It's a Catch-22: If a person says no to "Clash" (or perhaps to other shows in proportion to "Clash"), it tells NBC to increase either "Clash" and/or other programming's promotion through non-traditional methods ("Clash of the Choirs" HAS been heavily hyped traditionally), including constant bugs. If a person says yes, and Clash bugs have already been aired (and it seems that was the case), then it tells NBC that the SuperbadBug tactic "works" and is a good idea to try on other shows. Either way, I suspect NBC wants to continue this no matter what, and uses these surveys to provide "rationale" for it.
There's no way for us to win but not to watch (or take the surveys). Although, if ratings drop, I doubt the executives will ever even consider placing any blame on themselves.
BTW, NBC, if you're reading this, please remember two principles:
1. The K.I.S.S. principle: No, not the band KISS, headed by Gene Simmons (who happens to be one of the cast members of Celebrity Apprentice, coming in January to NBC, but you knew that already), but Keep it Simple Stupid (please don't ban me, mods). The less clutter that's placed on the screen, the better. Tastefulness, sophistication, and class in execution is something that Americans still yearn for, especially today, yes, even in their TV programming.
(On a semi-related note: This SuperbadBug thing reminds me of the people who try to stop [insert construction project here] because they feel that the result would be an eyesore. Maybe they have a point.)
2. The goose that laid the golden eggs. Remember how the farmer got greedy and killed the goose to try to get more than the eggs than he could get with the traditional method? Now you're trying the same tactic here: Trying to grab as much money as you get, in as short a period of time as possible, forgetting the original point as to how to make the money. It never works.
We want you to stay broadcating, and we know you need to make cash. Just, we don't want to get bombarded with constant advertising. Maybe we're a bunch of minority renegades, but how would you know the general public doesn't think the same way on this? How sure are you that you're getting a true cross-section of Americans with those Internet polls? Some don't have the time for them (stay-at-home moms, for instance, most in that coveted 25-54 demo). How do you know Americans overwhelmingly don't agree with Lewis Black's anti-bug speech at the '07 Emmys?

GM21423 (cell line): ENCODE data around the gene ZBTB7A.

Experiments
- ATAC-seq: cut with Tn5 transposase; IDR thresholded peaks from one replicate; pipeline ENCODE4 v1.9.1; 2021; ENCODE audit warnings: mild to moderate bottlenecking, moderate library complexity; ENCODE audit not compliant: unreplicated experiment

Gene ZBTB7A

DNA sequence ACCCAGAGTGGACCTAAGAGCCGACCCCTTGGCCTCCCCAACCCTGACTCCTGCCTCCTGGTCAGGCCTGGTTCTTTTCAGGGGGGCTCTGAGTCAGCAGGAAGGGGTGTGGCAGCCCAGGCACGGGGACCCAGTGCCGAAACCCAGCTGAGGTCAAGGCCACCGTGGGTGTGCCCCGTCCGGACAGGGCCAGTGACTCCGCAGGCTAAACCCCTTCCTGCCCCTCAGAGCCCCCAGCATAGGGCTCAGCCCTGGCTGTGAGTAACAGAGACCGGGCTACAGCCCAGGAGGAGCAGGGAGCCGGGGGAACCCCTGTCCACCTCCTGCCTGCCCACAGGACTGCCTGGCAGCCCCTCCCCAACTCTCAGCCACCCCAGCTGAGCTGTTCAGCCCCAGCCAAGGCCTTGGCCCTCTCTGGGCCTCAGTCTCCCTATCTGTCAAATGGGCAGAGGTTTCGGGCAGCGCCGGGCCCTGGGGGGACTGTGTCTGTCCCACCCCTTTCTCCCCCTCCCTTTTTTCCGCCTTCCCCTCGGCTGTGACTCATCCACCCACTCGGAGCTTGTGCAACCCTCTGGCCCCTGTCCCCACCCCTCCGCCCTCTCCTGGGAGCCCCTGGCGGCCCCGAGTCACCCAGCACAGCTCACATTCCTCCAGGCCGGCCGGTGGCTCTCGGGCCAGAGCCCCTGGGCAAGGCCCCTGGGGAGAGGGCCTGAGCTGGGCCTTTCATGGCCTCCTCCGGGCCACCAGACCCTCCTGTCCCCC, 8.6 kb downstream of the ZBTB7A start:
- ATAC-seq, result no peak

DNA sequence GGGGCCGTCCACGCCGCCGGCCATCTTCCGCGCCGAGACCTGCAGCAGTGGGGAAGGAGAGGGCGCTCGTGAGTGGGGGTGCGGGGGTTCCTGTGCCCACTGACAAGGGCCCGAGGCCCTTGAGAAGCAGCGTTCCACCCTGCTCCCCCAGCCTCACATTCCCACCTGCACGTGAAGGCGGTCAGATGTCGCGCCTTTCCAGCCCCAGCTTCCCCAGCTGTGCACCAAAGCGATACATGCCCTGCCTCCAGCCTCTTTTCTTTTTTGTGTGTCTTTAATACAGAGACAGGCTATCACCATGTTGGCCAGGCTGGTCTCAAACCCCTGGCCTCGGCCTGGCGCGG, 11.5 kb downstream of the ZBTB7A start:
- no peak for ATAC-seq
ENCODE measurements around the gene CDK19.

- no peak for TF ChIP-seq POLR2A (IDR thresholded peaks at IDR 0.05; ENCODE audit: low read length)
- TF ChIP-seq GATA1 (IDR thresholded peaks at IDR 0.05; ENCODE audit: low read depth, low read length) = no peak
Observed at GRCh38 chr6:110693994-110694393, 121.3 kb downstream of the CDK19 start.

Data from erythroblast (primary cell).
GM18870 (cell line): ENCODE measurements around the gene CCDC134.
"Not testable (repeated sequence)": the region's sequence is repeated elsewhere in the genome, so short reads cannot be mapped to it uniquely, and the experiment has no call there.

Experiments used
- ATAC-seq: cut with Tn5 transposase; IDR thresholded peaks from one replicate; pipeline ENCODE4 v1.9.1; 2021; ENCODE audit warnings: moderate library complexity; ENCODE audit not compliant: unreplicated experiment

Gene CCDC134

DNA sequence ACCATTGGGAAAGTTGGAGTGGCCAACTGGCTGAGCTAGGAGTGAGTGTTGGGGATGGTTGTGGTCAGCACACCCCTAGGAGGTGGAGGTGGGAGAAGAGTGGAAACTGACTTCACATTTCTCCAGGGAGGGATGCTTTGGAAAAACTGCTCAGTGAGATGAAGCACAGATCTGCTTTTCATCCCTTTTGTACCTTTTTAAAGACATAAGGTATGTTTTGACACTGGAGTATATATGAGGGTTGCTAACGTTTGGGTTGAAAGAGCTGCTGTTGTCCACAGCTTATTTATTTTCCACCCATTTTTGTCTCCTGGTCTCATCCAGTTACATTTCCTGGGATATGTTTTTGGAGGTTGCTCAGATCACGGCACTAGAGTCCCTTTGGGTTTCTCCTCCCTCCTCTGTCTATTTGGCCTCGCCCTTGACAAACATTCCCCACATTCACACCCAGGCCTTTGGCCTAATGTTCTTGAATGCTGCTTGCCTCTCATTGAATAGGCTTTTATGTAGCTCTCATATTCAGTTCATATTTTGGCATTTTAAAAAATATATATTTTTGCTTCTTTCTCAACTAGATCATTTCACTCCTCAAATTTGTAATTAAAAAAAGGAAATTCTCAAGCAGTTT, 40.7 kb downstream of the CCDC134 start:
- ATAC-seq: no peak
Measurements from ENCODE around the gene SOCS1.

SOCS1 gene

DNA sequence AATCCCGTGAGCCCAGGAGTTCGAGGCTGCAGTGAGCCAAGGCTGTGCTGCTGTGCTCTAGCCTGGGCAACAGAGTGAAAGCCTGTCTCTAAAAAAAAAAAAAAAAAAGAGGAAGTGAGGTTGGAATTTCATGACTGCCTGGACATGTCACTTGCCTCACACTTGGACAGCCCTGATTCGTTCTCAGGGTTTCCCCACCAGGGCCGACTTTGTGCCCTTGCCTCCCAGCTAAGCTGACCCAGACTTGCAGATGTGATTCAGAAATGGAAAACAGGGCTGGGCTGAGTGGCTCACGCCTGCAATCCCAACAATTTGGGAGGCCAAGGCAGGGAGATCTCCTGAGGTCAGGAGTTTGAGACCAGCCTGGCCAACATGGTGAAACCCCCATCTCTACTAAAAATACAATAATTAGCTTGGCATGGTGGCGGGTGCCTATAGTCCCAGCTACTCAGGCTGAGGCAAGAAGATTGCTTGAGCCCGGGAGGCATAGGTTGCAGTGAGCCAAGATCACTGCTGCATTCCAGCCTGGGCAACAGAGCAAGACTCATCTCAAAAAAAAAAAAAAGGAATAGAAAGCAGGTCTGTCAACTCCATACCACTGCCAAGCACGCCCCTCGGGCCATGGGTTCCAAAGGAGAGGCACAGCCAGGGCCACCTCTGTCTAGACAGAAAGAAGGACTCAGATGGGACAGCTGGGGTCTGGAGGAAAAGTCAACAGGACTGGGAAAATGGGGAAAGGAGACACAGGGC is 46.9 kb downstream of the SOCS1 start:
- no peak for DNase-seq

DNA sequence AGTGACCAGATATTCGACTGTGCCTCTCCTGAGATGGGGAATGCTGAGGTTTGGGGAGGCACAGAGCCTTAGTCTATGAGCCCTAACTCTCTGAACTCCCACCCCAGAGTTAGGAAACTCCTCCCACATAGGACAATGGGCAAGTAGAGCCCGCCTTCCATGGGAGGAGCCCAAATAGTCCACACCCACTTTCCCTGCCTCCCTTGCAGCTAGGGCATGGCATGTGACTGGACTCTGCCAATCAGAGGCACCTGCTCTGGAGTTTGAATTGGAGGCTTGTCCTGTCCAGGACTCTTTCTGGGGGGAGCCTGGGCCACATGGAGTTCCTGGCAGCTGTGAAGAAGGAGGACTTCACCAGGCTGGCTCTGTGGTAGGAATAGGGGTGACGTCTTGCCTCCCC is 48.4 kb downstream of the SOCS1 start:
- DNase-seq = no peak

25-54 is still the prime demo, and if you want to get the younger of those viewers, fine. Still, you still have to get the older ones, and alienating them won't help the overall number. More 35-54 yr. olds watch TV than 25-34 yr. olds, and that's not changing right now. If it was, CBS, who doesn't have those obnoxious bugs, on both the SD and HD sides, wouldn't be gathering so many viewers with shows that aren't critic favorites, but are still pulling in very good numbers, especially in the 25-54 department. They're certainly doing better than you in the ratings, overall. So, placing these bugs to catch 25-34's, in exchange for some 35-54's becoming resistant to catching new programming, well, that's not helping your bottom line: You're 100% guaranteed to have viewers not catch ads and promos if they don't watch or TiVo them. In this case, 100%'s a whole lot worse than, say, the 30% that would DVR the shows (and that's a pretty high estimate), that is, unless you want to go broke.
Have a nice day.